But there is, there’s going to be in or already are things in there for students as well. Cause I don’t need every parent on earth to be a co-teacher. I don’t necessarily need a circumstance where I have to teach the parents and the parents go teach the children. So there’s going to be things in here, some prerecorded, some live that are specifically for students. So for example, I’m planning to do a live event for juniors in high school or I’m sorry, 10th graders who are going to be juniors in high school the following fall and say, look, here’s things you’re coming up on an important stretch of time in your high school academic career. Here’s things you really need to be thinking about over the summer or spring into the summer to really position yourself as strongly as possible. And I think hearing your first hand is going to be better than the parents trying to communicate it because you have little kids. But trust me, you’ll reach a point in your life, Jamie, where you can say whatever you want to your child, they’re not gonna listen to you. And somebody else randomly almost can say the exact same thing and they will listen.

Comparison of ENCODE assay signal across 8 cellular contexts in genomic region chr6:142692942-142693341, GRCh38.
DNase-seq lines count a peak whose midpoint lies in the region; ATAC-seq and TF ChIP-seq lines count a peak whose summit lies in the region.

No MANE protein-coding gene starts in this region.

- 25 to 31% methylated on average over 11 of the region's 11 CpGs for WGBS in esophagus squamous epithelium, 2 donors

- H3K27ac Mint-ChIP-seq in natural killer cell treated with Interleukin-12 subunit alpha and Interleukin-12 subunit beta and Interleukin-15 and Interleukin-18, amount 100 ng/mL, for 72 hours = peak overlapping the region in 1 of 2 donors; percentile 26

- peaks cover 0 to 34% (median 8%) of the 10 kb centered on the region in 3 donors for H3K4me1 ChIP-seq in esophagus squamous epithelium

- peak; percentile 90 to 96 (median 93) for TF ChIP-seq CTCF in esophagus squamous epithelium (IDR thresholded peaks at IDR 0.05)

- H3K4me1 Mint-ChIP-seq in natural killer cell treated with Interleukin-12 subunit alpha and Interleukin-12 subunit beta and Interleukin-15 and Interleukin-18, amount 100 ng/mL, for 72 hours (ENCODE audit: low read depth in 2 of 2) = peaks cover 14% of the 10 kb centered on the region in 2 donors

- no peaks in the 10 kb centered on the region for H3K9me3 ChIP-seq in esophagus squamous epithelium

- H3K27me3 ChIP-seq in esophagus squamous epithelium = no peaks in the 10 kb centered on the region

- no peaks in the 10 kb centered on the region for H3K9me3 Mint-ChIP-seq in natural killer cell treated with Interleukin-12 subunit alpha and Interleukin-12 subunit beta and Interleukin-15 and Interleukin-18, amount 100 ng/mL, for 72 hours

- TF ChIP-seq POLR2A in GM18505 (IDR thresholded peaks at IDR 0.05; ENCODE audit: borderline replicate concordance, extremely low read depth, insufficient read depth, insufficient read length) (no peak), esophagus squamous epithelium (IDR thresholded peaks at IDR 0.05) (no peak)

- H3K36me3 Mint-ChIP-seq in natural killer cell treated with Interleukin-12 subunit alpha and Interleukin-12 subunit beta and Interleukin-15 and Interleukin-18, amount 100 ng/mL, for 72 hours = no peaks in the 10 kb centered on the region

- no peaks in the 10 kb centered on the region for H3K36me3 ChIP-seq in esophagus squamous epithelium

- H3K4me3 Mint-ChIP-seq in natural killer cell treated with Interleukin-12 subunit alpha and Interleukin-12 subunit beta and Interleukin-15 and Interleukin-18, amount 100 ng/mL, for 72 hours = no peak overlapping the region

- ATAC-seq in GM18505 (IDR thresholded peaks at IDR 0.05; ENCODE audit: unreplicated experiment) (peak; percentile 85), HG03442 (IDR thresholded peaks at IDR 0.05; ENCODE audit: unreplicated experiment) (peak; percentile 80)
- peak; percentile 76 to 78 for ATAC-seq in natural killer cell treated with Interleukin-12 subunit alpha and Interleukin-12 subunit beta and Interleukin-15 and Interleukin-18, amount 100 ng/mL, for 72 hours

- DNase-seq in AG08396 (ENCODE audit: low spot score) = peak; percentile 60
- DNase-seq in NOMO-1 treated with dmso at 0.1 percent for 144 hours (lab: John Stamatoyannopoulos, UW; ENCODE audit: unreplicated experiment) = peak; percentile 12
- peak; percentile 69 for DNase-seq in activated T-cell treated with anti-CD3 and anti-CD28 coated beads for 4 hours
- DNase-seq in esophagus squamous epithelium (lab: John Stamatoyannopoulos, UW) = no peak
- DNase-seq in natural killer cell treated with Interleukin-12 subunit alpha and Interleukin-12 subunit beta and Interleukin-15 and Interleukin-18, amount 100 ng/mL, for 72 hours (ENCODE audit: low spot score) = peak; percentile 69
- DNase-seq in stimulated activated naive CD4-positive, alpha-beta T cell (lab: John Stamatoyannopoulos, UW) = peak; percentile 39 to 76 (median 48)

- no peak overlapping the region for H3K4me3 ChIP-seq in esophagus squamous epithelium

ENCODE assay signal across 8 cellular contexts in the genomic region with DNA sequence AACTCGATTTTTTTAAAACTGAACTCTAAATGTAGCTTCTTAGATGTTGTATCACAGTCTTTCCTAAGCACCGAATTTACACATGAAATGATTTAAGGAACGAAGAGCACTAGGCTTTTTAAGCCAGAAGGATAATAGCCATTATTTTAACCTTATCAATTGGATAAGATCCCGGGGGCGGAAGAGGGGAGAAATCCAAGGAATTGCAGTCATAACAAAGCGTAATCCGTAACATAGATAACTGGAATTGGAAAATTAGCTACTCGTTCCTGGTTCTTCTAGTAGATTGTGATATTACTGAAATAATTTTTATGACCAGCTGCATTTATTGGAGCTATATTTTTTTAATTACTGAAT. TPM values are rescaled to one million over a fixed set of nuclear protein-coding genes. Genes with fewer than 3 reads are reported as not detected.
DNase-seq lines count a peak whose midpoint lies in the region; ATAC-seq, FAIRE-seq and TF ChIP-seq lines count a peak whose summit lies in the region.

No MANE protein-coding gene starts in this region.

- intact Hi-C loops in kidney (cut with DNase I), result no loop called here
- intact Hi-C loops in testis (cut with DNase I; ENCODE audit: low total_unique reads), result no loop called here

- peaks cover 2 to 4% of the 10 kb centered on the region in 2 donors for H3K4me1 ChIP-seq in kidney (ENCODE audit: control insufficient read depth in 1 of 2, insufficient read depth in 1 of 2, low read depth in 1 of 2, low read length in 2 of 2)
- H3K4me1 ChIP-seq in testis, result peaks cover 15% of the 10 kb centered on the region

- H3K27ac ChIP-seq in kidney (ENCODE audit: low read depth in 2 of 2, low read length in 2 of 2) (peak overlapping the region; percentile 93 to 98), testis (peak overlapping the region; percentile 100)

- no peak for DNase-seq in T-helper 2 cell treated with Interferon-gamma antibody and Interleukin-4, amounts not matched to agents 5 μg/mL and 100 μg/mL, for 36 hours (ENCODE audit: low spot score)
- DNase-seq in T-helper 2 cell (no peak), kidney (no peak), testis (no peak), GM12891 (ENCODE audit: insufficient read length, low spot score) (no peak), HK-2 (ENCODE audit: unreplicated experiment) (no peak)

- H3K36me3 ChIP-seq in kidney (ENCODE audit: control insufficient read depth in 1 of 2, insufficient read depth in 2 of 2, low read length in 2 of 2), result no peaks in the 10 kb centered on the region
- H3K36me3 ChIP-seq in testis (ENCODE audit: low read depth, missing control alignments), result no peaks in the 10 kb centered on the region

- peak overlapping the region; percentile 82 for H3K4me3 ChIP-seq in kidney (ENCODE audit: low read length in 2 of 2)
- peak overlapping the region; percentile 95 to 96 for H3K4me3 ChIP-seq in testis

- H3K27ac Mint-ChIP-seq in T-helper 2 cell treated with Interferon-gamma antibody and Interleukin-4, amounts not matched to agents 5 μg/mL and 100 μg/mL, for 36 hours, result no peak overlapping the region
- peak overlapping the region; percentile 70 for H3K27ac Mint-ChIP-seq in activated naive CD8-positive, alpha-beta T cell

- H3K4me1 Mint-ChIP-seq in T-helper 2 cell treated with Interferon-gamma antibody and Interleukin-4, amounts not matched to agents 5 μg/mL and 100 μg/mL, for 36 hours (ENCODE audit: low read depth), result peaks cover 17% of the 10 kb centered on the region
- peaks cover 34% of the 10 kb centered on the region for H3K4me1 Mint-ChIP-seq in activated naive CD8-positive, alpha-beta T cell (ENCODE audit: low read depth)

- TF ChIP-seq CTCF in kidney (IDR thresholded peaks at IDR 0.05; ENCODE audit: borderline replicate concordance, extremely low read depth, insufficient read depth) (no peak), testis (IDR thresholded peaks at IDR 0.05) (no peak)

It’s even younger. It’s worse, but it’s unbelievable. I will sit here working with a kid and my are online and the parent will pop in and, and the parent will say like, you know, so you’re going to do your homework now or whatever. Yeah, mom, I’m going to get this like attitude and stuff and I’ll say the same thing and they do it. So talking is also great. Or I have any kind of, you know, spin Dali power, just, it’s a weird thing. You know when you’re parenting you got all kinds of levels that you got to communicate and deal with your children with and sometimes you gotta pick your battles that way. So I’m not, just to be clear, I’m not representing this community as the solution to every issue. Every parent has raising children, that’s a little more than I put it off, but from the academic standpoint, and that, but that’s a big tension.